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US Soccer Says “Financial Requirements” Main Reason for Denial of Sanctioning of NASL

2011 January 21
by Brian Quarstad

IMS spoke with U.S. Soccer’s Neil Buethe late Friday afternoon. The USSF Media Relations Director confirmed that US Soccer had made a decision not to sanction the North American Soccer League for Division 2 pro soccer at this time.

“The NASL was granted provisional sanctioning on November 21 of last year,” explained Buethe. “At that time there were some waivers that NASL had requested. At the same time the board required site visits to certain teams, completion of financial audits and a few other financial requirements. Since then there’s been significant material changes in respect to NASL’s application. As a result the board, after careful consideration, decided not to sanction the NASL as a Division 2 professional league.”

Buethe explained that a review committee of Carlos Cordeiro, Executive Vice President Mike Edwards and Secretary General Dan Flynn presented their findings to the board on Thursday and the board made the decision not to sanction the NASL.

“The biggest hurdle was really some of the financial requirements,” said Buethe.  He also said there where issues regarding ownership and organizational details to make sure the league was prepared to start the season, which is less than 3 months away.

“An unstable league or team can damage the market place and the sport overall if teams fold or have financial issues,” said Buethe. When pressed on the details of those financial requirements that were not met Buethe said he would not get into specifics or teams.

Buethe went on to explain that the USSF realized the need for enhanced pro league standards to help the long term stability of the league and the teams in the league.

“We wanted to create these professional league standards so we could ensure the long term stability of the leagues,” said Buethe. “Those standards were adapted in August. NASL was hoping we could waive one or two of those. When everything was looked at we said overall they are not meeting those standards that were set. We need to stick with those standards, there’s a reason why we made them. We’ve seen in the past that not following those standards sometimes can create issues when teams have financial problems.”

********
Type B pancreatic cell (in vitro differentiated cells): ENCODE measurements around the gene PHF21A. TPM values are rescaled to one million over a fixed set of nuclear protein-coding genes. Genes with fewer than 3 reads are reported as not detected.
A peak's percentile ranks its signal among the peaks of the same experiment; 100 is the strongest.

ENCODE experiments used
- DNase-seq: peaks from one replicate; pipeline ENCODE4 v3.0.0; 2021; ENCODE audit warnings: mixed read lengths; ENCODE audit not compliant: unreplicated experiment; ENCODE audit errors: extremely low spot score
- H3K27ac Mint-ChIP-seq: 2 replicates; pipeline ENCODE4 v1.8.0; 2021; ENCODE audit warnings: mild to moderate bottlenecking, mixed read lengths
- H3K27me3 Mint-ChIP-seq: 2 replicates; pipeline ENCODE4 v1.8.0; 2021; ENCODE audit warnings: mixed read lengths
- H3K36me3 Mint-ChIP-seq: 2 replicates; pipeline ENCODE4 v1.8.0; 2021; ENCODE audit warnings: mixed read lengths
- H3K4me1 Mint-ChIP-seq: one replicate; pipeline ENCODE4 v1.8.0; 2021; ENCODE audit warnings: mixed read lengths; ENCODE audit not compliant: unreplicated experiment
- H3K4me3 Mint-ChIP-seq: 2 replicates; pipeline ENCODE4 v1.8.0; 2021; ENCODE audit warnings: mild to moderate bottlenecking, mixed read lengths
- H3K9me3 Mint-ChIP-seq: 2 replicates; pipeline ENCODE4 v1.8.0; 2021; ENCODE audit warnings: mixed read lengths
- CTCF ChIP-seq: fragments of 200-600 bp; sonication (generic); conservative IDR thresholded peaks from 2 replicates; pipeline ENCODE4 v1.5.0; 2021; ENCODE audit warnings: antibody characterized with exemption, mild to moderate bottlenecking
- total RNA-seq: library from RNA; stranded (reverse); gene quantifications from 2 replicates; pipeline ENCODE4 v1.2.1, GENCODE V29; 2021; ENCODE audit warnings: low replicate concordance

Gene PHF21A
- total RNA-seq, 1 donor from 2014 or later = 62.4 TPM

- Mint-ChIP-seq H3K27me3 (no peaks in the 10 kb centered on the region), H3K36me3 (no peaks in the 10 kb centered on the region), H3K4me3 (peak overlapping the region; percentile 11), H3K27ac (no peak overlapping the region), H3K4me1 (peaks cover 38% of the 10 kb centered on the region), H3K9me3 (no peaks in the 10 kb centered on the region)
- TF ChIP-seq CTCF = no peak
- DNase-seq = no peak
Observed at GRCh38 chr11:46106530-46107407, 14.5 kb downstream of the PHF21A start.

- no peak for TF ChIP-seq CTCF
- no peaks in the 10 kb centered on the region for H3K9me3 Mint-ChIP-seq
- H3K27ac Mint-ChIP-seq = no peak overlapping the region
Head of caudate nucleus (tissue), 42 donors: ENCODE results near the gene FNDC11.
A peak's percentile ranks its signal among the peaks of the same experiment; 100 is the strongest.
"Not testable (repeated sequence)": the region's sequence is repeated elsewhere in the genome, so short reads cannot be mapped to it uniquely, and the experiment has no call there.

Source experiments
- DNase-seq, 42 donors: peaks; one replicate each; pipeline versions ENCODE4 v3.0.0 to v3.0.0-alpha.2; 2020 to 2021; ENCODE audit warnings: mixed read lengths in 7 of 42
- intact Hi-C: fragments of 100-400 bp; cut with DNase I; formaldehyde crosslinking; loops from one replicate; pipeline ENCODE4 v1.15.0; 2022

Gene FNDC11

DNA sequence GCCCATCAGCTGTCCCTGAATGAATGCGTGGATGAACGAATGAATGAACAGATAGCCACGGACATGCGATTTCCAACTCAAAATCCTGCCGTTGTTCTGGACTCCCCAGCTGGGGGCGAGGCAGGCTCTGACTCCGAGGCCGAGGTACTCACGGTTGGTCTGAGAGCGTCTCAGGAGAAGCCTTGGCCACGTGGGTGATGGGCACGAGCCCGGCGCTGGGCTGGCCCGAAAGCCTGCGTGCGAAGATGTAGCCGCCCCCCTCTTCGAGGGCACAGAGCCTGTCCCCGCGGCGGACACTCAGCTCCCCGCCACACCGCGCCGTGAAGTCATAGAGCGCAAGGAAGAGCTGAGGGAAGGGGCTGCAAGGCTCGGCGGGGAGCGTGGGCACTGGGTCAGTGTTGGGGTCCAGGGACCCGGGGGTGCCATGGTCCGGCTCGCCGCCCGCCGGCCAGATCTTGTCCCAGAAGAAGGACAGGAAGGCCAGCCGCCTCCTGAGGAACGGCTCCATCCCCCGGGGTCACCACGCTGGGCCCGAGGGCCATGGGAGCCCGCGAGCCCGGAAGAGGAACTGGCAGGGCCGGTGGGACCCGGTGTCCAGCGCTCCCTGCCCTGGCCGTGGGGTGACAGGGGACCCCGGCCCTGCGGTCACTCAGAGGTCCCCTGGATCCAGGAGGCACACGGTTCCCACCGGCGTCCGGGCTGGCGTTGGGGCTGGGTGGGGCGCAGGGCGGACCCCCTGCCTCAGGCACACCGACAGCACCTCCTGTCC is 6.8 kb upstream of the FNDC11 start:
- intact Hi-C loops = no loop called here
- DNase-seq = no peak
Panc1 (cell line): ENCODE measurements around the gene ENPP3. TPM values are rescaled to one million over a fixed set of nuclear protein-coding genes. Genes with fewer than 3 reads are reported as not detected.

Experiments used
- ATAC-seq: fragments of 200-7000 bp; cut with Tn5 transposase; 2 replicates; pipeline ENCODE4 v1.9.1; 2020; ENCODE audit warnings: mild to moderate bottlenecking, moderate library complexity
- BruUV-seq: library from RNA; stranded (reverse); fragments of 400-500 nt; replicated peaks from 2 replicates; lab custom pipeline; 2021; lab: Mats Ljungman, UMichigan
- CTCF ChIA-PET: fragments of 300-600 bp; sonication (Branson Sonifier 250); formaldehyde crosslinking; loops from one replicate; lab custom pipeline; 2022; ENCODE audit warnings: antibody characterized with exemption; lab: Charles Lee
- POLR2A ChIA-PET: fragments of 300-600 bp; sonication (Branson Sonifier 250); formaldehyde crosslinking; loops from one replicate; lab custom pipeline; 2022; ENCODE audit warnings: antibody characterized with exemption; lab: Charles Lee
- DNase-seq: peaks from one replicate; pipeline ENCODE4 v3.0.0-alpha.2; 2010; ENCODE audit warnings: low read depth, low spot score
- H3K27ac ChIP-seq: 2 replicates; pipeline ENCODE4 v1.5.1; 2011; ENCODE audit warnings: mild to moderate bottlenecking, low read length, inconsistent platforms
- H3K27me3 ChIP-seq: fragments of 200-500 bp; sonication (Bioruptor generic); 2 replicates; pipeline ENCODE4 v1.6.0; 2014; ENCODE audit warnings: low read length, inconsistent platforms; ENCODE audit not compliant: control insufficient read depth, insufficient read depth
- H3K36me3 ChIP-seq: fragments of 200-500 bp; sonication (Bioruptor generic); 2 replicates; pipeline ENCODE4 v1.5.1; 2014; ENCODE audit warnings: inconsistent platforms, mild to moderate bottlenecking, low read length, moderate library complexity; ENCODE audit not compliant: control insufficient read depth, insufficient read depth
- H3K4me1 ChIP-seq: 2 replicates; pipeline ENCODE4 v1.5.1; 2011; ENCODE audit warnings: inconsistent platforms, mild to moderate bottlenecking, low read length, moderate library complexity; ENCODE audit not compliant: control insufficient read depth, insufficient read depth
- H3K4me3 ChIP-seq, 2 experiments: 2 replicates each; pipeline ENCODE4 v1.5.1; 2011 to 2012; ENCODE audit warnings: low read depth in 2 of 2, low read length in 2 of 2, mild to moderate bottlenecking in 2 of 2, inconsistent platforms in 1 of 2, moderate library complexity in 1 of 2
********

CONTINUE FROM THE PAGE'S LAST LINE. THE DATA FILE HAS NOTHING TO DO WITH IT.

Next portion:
Buethe said the NASL had several options. One would be to reapply for D2 sanctioning any time it feels it meets those standards. Another option would be to apply for D3 sanctioning which would be separate from USL PRO. Buethe said it appeared that the NASL would fulfill those D3 standards if that’s the direction they wanted to go.

Note: Currently there are no specific D3 standards as there are for D2. There are general standards that all pro teams playing under the USSF umbrella must meet, but nothing specific to D3. IMS has been pressing US Soccer for a completion date of those D3 standards the federation said they were looking into last summer. After numerous inquiries about those dates US Soccer says it still does not have a completion date for those standards. Standards that IMS feel are important to ensure the long term stability to the league and its teams.

17 Responses
  1. popeye permalink
    January 21, 2011

    I guess this is the exact reason USSF created these minimum standards that the NASL also promoted for “stability” at this level…sadly, the league cannot meet the standards and the fact that half the league is under financial bailout from one club is troublesome to that stability.

    They should just play an “exhibition season” while they attempt to find more suitable owners. It may take some time but if the “right owners” are found, that is what will make this div viable and stable. The concept of the NASL between MLS and USL makes sense but it has to be viable and well backed…and, not by a team the others compete with…think long term everyone!

  2. James permalink
    January 22, 2011

    When the D2 standards first came out I wondered if any league in the US could ever meet them.

    It more and more likely that we may never get a league that can satisfy all the requirements that the USSF has set forth.

    It will be interesting to see how this all plays out.

    My guess is that the NASL goes for D3 sanctioning for 2011 with hopes of getting D2 sanctioning sometime in the future.

  3. yankiboy permalink
    January 22, 2011

    The NASL meets nonspecified D3 standards says Mr. Mouthpiece.
    Really funny since those, as BQ points out–have never clearly been defined.

    LA Pali Blues of the W-League probably meets those unknown, unclarified standards.

    This bad joke gets dumber and dumber with each passing moment.

  4. Bart permalink
    January 22, 2011